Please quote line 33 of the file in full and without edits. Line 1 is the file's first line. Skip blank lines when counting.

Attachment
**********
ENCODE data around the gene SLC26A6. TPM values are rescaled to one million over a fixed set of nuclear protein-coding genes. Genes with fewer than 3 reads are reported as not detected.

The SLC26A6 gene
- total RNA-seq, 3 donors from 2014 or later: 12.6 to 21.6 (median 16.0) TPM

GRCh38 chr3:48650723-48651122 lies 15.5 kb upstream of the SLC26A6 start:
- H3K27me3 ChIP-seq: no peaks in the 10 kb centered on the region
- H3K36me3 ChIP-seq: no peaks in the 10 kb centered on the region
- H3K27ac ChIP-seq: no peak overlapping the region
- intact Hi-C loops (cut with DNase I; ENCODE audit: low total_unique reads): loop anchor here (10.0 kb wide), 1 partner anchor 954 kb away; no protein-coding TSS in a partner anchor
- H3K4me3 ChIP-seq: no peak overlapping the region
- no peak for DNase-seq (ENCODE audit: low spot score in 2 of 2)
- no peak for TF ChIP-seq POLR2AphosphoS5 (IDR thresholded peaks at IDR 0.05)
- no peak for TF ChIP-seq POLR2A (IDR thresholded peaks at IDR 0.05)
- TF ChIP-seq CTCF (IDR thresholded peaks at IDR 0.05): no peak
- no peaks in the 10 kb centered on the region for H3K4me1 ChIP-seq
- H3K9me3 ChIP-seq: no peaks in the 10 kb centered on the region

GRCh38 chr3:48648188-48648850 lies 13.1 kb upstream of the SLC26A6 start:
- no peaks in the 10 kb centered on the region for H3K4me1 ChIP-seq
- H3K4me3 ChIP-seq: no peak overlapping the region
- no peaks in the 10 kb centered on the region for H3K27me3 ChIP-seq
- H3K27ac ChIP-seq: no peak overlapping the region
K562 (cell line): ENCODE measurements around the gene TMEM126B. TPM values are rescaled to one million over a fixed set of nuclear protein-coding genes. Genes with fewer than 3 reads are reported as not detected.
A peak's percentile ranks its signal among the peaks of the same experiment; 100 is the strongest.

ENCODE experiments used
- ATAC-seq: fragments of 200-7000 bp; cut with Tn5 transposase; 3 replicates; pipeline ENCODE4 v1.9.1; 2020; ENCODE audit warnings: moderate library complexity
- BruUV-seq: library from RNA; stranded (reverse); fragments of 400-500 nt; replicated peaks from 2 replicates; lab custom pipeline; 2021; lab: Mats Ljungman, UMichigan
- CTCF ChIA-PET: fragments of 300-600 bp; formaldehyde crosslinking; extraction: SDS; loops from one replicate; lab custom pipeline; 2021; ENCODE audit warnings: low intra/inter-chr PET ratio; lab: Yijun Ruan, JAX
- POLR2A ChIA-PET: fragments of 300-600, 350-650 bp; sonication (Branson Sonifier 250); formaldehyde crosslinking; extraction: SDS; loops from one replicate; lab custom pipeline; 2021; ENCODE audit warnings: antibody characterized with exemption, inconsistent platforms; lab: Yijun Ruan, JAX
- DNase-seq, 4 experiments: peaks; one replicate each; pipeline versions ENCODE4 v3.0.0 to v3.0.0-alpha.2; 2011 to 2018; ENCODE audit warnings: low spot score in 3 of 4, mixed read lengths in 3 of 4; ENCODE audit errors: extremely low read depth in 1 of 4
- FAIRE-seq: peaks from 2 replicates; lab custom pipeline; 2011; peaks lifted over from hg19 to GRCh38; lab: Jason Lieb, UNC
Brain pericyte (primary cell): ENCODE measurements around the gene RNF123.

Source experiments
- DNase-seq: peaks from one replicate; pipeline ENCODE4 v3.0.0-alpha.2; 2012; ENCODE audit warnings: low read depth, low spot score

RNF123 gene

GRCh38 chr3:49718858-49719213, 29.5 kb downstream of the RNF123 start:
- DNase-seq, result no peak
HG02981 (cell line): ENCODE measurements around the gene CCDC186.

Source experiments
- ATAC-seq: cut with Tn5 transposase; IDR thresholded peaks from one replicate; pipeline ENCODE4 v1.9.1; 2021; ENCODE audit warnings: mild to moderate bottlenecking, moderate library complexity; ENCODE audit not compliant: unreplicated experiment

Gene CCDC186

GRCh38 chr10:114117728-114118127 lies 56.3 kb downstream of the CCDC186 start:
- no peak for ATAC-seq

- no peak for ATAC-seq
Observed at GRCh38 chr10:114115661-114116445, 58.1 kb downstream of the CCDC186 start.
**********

RNF123 gene